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Nucleic Acids Res. 2009 January; 37(Database issue): D205–D210.
Published online 2008 November 4. doi:  10.1093/nar/gkn845
PMCID: PMC2686570

CDD: specific functional annotation with the Conserved Domain Database


NCBI's Conserved Domain Database (CDD) is a collection of multiple sequence alignments and derived database search models, which represent protein domains conserved in molecular evolution. The collection can be accessed at, and is also part of NCBI's Entrez query and retrieval system, cross-linked to numerous other resources. CDD provides annotation of domain footprints and conserved functional sites on protein sequences. Precalculated domain annotation can be retrieved for protein sequences tracked in NCBI's Entrez system, and CDD's collection of models can be queried with novel protein sequences via the CD-Search service at Starting with the latest version of CDD, v2.14, information from redundant and homologous domain models is summarized at a superfamily level, and domain annotation on proteins is flagged as either ‘specific’ (identifying molecular function with high confidence) or as ‘non-specific’ (identifying superfamily membership only).


Visualization of protein domain architecture and highlighting the presence of protein domains conserved in molecular evolution have become de facto standards in protein sequence analysis and are routinely provided by protein information resources. A conserved domain footprint may reveal aspects of a protein's molecular or cellular function, and its domain architecture may pinpoint that function more precisely, grouping the protein with only a few others that are known to share the particular architecture. When a protein sequence of interest is found to contain an evolutionarily conserved domain, functional annotation may be transferred from that domain model to the protein sequence. This annotation may be very generic, such as ‘binds nucleic acids’, or very specific, such as ‘decarboxylates orotidine 5′-monophosphate to form uridine 5′-phosphate’. If the domain assignment is based on a residue-by-residue alignment of the protein sequence to a domain model, the annotation defines a footprint region, and it is possible to transfer information about the presence and location of functional sites from model to sequence as well.

There are numerous information resources that provide computational annotation for protein sequences and protein domains. Many of them are well maintained, and CDD imports various collections, Pfam (1), SMART (2), COGs (3), Protein Clusters (4), to provide comprehensive coverage of protein databases and genomic sequence collections. Actively maintained collections such as Pfam (1) continue to grow, as more sequence data become available, and it can be expected that over time the fraction of newly discovered protein domains that are truly ancient and therefore present in a diverse set of taxonomic lineages will diminish, and that most newly discovered protein domains will be specific to relatively narrow taxonomic lineages.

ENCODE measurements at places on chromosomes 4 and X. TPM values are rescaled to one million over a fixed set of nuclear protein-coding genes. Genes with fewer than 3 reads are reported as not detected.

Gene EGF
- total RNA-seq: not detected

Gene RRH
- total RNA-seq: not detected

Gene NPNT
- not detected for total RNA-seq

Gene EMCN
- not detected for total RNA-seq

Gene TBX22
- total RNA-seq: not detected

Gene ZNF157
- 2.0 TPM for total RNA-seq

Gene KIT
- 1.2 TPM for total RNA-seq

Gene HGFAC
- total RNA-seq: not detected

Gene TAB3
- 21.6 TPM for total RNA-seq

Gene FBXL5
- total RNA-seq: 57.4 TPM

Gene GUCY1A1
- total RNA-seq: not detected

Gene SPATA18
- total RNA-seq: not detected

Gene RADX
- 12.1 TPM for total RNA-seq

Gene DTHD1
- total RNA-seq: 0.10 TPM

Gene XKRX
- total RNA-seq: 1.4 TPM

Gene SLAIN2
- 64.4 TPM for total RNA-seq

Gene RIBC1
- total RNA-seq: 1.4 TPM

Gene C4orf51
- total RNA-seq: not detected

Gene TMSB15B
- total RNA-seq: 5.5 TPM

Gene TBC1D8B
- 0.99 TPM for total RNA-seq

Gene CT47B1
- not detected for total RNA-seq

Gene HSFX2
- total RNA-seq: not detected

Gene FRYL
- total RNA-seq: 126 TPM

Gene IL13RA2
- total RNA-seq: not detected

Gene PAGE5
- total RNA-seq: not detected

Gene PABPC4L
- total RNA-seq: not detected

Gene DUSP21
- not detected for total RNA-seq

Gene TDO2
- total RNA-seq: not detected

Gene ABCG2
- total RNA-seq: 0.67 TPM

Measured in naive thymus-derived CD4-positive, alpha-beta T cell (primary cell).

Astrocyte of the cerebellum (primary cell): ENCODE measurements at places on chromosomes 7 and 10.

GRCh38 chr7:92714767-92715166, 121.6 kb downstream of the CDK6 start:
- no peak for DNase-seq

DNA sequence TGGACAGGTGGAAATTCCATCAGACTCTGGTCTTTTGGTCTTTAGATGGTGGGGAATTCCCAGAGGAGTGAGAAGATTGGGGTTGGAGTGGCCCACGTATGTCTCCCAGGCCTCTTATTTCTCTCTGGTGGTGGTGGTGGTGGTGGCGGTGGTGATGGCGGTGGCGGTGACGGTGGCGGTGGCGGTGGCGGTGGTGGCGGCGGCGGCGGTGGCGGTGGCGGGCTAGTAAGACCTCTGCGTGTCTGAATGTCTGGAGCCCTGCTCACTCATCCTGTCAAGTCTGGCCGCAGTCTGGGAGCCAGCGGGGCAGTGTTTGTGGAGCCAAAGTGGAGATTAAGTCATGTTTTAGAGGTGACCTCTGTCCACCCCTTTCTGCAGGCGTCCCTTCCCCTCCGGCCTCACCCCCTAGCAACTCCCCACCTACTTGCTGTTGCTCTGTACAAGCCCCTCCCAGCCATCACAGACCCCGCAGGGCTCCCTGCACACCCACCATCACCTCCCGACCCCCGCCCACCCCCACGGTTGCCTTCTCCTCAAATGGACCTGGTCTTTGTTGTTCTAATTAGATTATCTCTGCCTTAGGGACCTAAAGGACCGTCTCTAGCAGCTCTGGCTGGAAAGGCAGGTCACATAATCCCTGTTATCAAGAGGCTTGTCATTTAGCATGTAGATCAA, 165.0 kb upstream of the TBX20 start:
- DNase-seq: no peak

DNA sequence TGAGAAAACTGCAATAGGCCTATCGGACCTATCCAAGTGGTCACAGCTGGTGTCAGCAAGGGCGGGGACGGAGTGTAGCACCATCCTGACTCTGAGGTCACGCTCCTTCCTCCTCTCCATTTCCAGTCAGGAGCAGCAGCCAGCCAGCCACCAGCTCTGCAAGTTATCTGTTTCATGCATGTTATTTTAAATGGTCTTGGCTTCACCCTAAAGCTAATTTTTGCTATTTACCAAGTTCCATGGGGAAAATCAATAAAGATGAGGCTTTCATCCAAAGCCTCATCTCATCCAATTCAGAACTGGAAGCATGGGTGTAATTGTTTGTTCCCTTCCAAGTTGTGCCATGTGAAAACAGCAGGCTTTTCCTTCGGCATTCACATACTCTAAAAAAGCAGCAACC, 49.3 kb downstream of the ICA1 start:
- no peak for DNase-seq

NCBI's Conserved Domain Database (CDD) has been established to annotate protein sequences with footprints of ancient conserved domains (5). To this end, CDD does not, for the most part, attempt to discover new domain families. CDD relies on Pfam and other sources to provide comprehensive coverage. It attempts, however, to reconcile the conservation of protein sequence, as reflected in alignment models imported from various collections, with what is now known about domain 3D structure. CDD also attempts to reflect the diversity of protein domain families and represents many families as structured hierarchies of related models instead of single all-encompassing models or collections of related models without explicit relationships. CDD also attempts to annotate the presence of functional sites, such as catalytic or binding sites, in protein domain families, so that these annotations can be transferred computationally onto protein sequences. CDD provides web interfaces and software tools that assist in the interpretation of protein domain annotation and the classification of user protein query sequences within existing NCBI-curated domain hierarchies, via live or precalculated database search results.

Domain models imported from external sources are processed so that they fit into the CDD framework, and the derived database search models (Position-specific scoring matrices or PSSMs) do not, in general, behave exactly like corresponding database search models in the data providers’ resources (such as Hidden Markov Models or HMMs). While the content of the models is determined by the providers, the sequence alignments are processed in an automated way upon import, in order to identify the sequence fragments in NCBI's Entrez database and provide links to 3D structure. Occasionally, sequence fragments that cannot be matched or identified are omitted or substituted for closely related matches. The content imported from SMART and COGs is static and has not been updated in several years except for a small set of revised descriptions and links to literature in the set derived from COGs. The import process has been discussed in greater detail in a previous manuscript (5).

Recently, CDD has introduced three major changes to how conserved domain data and annotations are presented:

  • Both NCBI-curated domain hierarchies and models imported from outside sources are clustered into groups of domain models that are presumed to describe homologous sequence fragments. These groups are labeled ‘superfamilies’, and are now indexed in the Entrez/CDD query and retrieval system.